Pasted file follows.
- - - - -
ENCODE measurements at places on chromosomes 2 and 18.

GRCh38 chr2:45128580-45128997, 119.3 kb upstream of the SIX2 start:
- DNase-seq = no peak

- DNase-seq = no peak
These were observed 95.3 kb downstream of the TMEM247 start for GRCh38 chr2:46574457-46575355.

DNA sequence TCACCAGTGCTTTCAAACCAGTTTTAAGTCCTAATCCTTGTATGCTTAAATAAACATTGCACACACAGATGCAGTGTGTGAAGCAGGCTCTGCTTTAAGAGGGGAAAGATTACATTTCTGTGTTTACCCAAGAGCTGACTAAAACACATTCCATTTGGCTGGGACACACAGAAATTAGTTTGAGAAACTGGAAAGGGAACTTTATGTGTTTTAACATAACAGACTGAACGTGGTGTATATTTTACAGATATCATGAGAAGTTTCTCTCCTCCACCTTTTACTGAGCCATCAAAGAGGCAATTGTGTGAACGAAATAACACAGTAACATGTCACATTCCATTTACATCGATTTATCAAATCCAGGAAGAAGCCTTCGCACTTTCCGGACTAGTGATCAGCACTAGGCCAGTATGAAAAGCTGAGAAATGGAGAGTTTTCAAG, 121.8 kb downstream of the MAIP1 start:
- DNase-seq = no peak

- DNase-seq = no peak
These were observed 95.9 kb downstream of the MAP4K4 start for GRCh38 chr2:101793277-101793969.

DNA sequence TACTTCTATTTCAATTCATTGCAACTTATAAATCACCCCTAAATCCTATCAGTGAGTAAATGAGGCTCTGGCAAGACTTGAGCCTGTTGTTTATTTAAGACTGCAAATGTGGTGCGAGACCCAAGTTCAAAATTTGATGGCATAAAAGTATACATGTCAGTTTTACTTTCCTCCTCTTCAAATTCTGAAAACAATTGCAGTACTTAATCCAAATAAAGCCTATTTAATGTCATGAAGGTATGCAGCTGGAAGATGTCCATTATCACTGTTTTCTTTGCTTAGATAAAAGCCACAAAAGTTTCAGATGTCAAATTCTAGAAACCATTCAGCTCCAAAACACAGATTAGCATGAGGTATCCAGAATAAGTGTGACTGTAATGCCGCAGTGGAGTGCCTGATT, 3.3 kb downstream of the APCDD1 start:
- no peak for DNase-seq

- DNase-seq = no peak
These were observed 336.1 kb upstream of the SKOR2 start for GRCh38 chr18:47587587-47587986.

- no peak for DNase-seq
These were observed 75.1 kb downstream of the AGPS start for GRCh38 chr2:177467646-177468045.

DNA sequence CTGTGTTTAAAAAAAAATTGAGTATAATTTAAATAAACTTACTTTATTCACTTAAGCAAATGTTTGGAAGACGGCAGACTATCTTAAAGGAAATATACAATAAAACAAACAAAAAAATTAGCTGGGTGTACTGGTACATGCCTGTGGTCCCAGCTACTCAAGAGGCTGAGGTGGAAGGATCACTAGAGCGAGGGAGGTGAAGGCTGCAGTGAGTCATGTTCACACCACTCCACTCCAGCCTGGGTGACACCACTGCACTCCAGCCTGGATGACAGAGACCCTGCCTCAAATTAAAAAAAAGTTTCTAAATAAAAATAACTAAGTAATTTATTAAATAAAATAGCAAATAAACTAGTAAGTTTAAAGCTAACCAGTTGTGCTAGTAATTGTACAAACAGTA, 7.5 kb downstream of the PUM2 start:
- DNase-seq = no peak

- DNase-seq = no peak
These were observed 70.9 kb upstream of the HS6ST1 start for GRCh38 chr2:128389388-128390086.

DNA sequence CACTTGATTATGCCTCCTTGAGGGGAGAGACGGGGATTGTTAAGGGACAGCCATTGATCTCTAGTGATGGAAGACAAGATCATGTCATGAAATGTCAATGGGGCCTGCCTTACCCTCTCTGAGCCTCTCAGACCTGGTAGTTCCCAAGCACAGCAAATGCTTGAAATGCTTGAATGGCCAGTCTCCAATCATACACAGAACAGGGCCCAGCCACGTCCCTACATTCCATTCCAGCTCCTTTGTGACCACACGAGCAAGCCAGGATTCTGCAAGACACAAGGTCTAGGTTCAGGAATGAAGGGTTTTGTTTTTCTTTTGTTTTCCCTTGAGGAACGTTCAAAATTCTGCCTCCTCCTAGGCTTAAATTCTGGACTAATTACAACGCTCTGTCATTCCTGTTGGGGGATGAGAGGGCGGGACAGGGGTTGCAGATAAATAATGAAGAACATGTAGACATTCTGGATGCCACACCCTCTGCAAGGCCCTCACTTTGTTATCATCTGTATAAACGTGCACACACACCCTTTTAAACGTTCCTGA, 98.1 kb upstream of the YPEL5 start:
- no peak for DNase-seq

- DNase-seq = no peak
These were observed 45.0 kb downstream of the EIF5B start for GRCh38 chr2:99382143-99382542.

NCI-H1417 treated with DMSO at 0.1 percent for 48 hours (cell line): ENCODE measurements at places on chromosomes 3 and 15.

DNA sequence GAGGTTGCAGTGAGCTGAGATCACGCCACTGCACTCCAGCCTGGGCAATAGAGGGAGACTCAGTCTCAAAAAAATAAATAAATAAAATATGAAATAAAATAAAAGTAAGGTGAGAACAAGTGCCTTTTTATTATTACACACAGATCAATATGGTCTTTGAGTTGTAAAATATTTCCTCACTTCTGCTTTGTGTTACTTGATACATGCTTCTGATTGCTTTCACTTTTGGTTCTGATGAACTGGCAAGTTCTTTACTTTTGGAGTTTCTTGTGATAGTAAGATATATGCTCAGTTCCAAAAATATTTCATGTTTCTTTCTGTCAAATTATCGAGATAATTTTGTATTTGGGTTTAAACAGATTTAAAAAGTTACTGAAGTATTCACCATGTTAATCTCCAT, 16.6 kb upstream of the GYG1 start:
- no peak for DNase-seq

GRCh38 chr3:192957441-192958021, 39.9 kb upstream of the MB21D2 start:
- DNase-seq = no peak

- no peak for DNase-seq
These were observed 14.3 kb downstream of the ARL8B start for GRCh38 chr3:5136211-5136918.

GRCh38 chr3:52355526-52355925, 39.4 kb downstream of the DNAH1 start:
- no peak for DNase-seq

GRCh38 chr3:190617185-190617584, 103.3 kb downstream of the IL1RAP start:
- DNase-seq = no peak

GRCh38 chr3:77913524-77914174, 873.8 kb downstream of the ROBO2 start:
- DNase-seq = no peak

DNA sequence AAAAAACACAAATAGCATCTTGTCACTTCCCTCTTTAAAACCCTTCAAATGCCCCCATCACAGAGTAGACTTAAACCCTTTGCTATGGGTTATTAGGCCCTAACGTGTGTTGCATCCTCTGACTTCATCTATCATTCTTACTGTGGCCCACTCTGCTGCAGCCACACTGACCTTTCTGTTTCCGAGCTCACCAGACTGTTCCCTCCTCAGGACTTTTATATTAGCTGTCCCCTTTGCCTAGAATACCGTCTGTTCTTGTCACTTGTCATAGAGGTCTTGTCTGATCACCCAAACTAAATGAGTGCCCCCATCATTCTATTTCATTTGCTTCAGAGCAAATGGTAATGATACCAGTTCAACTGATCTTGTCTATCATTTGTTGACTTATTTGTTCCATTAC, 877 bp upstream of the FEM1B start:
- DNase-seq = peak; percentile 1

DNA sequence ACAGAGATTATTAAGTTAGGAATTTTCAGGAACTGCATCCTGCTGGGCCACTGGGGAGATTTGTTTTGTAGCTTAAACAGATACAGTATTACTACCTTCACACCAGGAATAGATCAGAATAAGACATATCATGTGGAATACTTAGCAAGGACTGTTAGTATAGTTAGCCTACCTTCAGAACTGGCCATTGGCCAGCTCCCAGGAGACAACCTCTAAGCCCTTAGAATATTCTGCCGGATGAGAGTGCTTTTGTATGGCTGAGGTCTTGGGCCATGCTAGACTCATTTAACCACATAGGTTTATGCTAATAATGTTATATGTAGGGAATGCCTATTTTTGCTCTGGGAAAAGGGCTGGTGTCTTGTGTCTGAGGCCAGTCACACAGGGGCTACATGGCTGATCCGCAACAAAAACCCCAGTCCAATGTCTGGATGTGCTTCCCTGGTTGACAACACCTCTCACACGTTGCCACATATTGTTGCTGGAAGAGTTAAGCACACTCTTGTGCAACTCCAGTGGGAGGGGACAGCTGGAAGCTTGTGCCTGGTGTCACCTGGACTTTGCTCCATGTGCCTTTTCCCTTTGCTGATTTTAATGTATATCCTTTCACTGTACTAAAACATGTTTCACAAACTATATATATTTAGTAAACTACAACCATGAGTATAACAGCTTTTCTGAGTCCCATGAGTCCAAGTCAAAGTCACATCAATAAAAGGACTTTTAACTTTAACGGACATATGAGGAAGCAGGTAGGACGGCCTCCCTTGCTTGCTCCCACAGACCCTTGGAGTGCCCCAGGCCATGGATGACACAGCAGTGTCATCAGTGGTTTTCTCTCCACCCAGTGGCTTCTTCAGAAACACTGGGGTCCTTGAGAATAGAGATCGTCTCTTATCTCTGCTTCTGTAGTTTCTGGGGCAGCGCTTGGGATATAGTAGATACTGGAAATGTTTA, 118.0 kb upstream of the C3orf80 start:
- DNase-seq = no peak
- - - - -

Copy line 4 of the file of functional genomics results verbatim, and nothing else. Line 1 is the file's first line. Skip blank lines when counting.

- DNase-seq = no peak